Few Rohingya know or study about their culture, shared identity, beyond that they are marginalised because of it. Focal points are religion and Rohingya become subsumed by Malaysian Sunni Islam without their own mosques, religious leaders or sermons in their language. Culture, which was already eroded by decades of persecution and loss of educational opportunities in Myanmar, is further eroded by having to fit into the dominant Malay culture. Indeed, in many rural areas, many Rohingya have integrated as best they can into Malay society by wearing Malay clothes, speaking Malay and becoming Malay - all without any legal protection or meaningful social inclusion.

I have worked with one community organizer and writer who is interested in recovering the history of Rohingya people and disseminating information about Rohingya identity to the community. However, most of the talks he has given, thus far, were to the NGO sector, to service providers and concerned Malaysian citizens, not Rohingya. There are many reasons for this skewed information flow: chief among them is that it is simply not very important to most Rohingya at present.

Rohingya are preoccupied with their and their families' daily survival. Beyond that most Rohingya I spoke to emphasized their Rohingya identity, but the main aspect of importance to them was Islam - because that is the main difference between them and the Buddhist Rakhine peoples. They placed little emphasis on culture or social aspects; in many cases, because they had grown up in refugee camps or in a state of displacedness, not in a stable home(land), where traditions had time to flourish before a calamity displaced them.

This prolonged life in limbo, in a condition of not being part of a larger social fabric and community, has undoubtedly had a profound effect on many Rohingya and their sense of being Rohingya.

One elderly Rohingya man, Ahmad, who I interviewed in a small Malaysian town in the countryside, had been living in Malaysia since the 1990s. He couldn't remember which year he had arrived in Malaysia, nor could he remember which year he was born. All he would mention is that he was an elder (which among Rohingya can mean anyone over 40). He left Myanmar:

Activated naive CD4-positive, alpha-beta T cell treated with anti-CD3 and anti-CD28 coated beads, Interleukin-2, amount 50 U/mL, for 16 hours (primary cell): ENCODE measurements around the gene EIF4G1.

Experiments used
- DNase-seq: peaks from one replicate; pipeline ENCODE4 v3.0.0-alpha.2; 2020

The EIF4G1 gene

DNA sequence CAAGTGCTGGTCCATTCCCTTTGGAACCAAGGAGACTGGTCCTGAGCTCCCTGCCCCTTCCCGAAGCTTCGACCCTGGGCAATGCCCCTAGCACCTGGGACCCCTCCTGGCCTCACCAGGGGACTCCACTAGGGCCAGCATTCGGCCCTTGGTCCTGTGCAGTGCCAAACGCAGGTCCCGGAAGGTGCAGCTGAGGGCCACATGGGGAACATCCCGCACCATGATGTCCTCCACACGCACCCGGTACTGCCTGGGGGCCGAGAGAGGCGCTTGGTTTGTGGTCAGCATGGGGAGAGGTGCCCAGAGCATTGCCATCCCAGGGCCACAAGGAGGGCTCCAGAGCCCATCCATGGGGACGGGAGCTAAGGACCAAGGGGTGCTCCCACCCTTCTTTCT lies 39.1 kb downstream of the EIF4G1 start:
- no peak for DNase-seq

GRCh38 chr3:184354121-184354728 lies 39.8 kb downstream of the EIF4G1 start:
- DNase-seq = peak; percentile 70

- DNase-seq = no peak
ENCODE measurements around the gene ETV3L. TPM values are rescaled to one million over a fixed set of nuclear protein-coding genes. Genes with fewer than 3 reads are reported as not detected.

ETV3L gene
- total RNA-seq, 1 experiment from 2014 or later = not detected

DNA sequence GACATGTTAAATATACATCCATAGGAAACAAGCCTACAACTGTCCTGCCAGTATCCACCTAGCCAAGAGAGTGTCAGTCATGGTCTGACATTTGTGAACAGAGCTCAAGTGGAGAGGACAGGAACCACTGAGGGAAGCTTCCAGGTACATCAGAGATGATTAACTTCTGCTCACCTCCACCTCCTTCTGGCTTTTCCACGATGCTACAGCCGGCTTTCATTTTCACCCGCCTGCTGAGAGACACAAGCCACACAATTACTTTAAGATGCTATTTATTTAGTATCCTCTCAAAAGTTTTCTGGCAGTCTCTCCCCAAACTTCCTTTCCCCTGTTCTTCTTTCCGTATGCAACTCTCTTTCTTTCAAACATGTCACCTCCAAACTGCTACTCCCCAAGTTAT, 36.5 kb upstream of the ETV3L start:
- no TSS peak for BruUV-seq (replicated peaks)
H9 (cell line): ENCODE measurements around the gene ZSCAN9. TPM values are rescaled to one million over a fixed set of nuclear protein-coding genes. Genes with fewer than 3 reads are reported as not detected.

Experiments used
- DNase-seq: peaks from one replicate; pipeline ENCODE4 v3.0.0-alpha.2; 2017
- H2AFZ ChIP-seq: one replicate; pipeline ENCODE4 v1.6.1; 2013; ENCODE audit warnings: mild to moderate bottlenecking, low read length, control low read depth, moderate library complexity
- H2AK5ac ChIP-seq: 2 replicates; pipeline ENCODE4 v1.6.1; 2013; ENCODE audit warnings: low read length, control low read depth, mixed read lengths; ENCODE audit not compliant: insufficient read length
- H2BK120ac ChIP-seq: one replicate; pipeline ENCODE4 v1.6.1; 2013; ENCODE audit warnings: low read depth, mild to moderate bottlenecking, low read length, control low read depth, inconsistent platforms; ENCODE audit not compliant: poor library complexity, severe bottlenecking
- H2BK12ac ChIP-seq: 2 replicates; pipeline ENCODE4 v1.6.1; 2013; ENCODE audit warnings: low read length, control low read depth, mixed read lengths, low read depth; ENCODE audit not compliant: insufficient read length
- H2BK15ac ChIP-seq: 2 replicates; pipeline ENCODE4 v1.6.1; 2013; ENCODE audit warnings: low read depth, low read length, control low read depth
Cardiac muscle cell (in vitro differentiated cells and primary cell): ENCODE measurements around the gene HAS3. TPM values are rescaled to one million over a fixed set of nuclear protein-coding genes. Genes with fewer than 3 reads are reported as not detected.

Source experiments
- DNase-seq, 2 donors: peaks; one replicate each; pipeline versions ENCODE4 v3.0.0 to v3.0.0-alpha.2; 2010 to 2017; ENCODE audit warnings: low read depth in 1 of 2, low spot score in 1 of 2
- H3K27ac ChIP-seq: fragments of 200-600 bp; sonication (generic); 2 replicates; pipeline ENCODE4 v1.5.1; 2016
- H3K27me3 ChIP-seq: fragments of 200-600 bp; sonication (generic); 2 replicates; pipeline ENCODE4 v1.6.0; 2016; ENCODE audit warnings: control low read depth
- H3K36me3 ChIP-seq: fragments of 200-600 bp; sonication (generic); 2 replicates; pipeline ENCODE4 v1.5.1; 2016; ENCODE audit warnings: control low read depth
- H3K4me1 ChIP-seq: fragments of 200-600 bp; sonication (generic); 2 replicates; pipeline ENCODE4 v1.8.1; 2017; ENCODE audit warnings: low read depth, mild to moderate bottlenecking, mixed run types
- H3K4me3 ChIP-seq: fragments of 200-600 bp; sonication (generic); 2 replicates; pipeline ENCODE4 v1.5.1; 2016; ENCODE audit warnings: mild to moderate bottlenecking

"because Burmese authorities supplied our cows, our land to Rakhine people and there is no justice for us and we are now recognized us foreigners, as Bengali and not recognized as citizens of Burma."

He has made a life for himself in Malaysia and recounted that when he arrived he was a bit of a novelty: "No-one knew about Rohingya back then!" He married an Indonesian woman who was a migrant worker and who, like many, has stayed on in Malaysia illegally. They have both lived in Malaysia illegally, which means without documentation, for several decades. This means their children are not allowed to go to school and they could be deported or arrested at any moment. Living in a small town for such a long time they have managed to integrate somewhat into local Malay society.

However, the price has been complete assimilation. When we meet, he is wearing a worn-out sarong, which only Malays wear in village settings. He could not speak the Rohingya language any longer, having become proficient in Malay years ago. He conversed with his wife, his children and his neighbours in heavily locally inflected Malay. Culturally, too, he had become more Malay, assimilating to local customs and even his worldview was informed by the local Malay centric customs and lifeworld.

What did it mean to be Rohingyan to him? "It's where I was born - Arakan, and I am Rohingya, I am proud to be Rohingya!" But what does it mean to be Rohingya? There was silence, then a thoughtful sigh: "To be alive!" Further thought delivered more nuance: "Being Muslim, that too." Ahmed is thus the very embodiment of the genocide of the Rohingya: as an individual, he is no longer part of the sum of the group that existed as the Rohingya. Instead, he has become reduced to one key identity marker that he has been able to retain, being Muslim.